“So, it’s alright for someone to convert into being a Sikh but not good if we were to convert into being a Muslim. Why is there a difference?”
They had good grounds to ask this question as they were now preparing for a wedding soon of which their uncle will be marrying a Caucasian lady from US. This new auntie of theirs has gladly chosen Sikh practices albeit not entirely. Not to mention they had just lost their dear grandmother of Chinese descend who had adopted much of the Sikh way of life and abandoned her earlier beliefs altogether.
Consciously, my wife and I have been trying very hard to embed some core principles integral to the fundamentals of Sikhi for our children to hold steadfastly to.
One of these principles were for them to recognise that each human being that they meet and grow with would have uniqueness that cannot be judged upon, rather this uniqueness was to be embraced and celebrated for its very nature.
For example, meeting another person of another faith and race shouldn’t matter much in their acceptance of this person. Action speaks louder than words, and we’ve not been successfully practicing what we had preached to them, especially in this conversation at the dinner table.
We were bereft of ideas for maneuvering through this tricky conversation while trying to avoid being contradictory on the lessons we had tried to impart before. We retired the discussion when the clatter of utensils on our plates got louder while promising them we would continue this discussion and satisfy their needs to understand at a later day in the week.
We apologised meekly and told them we weren’t prepared with adequate ‘homework’. This jargon they understood, being in Primary School, and they shrugged the unfinished dialogue off as they had pressing matters to attend – the dishes and cleaning up of the kitchen.
FRAMING THE DISCOURSE
As I write this, I’m framing my points of discourse, very careful as to not sweep it under the rug, (metaphorically speaking, of course) for my approach with my daughters.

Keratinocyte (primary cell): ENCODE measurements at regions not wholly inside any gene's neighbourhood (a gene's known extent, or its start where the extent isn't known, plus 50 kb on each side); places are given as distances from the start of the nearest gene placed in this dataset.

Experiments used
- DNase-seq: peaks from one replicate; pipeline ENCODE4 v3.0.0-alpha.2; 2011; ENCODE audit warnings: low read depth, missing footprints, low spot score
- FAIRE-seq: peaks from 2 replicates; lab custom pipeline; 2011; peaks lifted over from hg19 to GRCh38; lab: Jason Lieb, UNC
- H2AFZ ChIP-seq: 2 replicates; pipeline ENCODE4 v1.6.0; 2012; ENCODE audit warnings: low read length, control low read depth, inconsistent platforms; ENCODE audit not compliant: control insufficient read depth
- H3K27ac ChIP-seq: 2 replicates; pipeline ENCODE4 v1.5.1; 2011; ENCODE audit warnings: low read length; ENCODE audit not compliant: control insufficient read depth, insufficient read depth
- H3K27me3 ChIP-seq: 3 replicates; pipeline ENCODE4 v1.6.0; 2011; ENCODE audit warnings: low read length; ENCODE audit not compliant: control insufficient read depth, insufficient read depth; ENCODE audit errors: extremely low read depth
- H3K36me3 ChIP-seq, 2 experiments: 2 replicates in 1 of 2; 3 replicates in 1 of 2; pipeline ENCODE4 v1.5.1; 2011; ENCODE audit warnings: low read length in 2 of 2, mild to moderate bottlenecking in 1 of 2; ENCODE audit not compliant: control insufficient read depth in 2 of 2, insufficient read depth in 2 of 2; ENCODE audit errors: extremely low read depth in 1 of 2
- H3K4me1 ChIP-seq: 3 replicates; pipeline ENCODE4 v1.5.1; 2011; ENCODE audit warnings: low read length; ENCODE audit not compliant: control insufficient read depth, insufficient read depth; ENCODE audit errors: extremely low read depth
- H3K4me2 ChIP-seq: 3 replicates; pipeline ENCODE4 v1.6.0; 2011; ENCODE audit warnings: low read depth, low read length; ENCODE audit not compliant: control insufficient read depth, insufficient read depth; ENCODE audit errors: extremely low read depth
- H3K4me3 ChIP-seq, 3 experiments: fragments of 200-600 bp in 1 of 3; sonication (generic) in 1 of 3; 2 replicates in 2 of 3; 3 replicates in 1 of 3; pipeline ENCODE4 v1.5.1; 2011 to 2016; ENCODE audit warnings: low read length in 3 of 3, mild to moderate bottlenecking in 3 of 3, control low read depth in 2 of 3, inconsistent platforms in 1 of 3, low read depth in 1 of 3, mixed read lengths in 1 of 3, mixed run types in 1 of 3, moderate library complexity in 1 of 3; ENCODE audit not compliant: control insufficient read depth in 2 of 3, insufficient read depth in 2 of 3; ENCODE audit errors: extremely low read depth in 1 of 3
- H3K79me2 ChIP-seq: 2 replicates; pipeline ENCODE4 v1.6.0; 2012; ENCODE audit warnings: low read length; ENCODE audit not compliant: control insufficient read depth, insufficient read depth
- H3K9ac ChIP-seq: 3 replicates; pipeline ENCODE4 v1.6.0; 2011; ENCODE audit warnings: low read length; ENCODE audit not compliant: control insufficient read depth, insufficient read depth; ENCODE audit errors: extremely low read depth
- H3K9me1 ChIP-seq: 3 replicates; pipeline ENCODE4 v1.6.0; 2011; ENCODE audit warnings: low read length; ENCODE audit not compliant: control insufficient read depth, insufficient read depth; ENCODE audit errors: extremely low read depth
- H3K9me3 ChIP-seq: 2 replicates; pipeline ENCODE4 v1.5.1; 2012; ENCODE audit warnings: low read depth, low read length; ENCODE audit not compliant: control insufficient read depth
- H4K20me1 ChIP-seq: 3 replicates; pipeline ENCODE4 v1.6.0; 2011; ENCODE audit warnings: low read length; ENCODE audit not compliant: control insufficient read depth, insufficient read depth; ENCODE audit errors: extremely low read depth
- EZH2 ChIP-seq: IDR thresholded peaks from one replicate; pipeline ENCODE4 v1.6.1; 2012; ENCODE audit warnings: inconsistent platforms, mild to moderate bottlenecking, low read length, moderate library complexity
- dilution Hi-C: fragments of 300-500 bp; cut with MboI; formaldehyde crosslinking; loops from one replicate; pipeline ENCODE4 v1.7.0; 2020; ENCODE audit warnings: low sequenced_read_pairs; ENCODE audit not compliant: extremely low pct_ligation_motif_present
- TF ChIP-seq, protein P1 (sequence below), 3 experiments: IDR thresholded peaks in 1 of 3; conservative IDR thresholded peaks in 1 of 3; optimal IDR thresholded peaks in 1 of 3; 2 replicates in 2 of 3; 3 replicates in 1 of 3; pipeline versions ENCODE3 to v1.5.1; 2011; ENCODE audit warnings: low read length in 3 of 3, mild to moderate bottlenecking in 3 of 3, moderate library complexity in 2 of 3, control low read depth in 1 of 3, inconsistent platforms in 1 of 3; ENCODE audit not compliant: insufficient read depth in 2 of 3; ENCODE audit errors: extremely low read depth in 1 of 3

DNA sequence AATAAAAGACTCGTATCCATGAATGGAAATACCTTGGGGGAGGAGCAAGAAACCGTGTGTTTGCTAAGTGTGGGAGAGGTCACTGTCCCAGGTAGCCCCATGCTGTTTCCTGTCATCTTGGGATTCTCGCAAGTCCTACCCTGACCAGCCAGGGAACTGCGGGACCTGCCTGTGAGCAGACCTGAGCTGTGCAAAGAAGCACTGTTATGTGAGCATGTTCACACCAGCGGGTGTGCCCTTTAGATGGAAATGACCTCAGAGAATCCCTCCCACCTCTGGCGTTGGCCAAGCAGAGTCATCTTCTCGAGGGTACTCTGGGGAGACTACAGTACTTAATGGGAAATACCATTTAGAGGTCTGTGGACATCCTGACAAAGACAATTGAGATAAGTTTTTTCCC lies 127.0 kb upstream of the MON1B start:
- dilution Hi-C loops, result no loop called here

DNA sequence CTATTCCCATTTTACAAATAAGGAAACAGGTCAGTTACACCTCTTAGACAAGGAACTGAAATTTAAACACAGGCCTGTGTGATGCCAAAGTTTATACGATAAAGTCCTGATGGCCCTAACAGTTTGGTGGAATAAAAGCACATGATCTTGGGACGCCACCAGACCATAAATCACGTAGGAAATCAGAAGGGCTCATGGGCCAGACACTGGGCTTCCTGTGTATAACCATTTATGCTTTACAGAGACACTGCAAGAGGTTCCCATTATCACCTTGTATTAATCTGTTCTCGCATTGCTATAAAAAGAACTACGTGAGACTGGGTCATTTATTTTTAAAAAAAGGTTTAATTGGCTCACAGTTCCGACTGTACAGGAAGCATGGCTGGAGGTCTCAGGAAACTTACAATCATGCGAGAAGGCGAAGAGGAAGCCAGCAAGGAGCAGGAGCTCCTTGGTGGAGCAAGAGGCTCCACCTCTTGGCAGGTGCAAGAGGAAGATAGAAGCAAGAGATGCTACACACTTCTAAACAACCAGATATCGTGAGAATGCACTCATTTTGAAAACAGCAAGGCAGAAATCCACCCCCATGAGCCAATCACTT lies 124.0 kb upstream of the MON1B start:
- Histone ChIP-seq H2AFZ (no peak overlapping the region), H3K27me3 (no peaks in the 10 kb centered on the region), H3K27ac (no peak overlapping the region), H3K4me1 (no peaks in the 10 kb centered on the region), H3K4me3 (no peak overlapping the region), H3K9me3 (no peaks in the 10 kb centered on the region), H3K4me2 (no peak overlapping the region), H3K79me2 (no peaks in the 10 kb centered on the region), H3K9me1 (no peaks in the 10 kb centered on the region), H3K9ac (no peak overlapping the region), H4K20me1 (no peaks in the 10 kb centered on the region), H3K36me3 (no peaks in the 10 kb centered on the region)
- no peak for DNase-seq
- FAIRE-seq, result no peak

First, we would try to explain to them that finding a partner suitable for marriage would be their own duty. Whatever decision that they make, they take the consequences upon themselves, while we will still be present with open arms and love them as much as when they were entrusted to us.
Our job is to equip them with the tools, skills and knowledge for them to be able to ascertain their best options that would be laid in front of them when the question arises.
This includes further increasing their exposure to the beauties of our way of life as Sikhs. This cannot be the rules, the dogma, and the double standards of our own interpretation of what we hear and do not reflect upon. We would rather share with them the spirituality of the way of life rather than the more structured religious aspects of it.
Mind you, sharing the beauties of Sikhism doesn’t translate to sharing our own perceived ugliness of others unlike us. In a nutshell, we should not demonise others and their beliefs, rather we elevate the beauty and majesty of ourselves, our heritage and our history.
This cannot be done as an island of ourselves, we would need to rely on the Sanggat of the same passion and understanding. Would it be so bad if they eventually did marry a Muslim and convert?
I’m not so sure now because if they continue to uphold their principles that make them God loving humans that do not practice prejudice and harm, perhaps that is their path as willed by God herself, another principle that we would need to teach them soon.
Jagdesh Singh, a Kuala Lumpur-based executive with a US multinational company, is a father of three girls who are as opinionated as their mother – ASIA SAMACHAR (5 March 2015)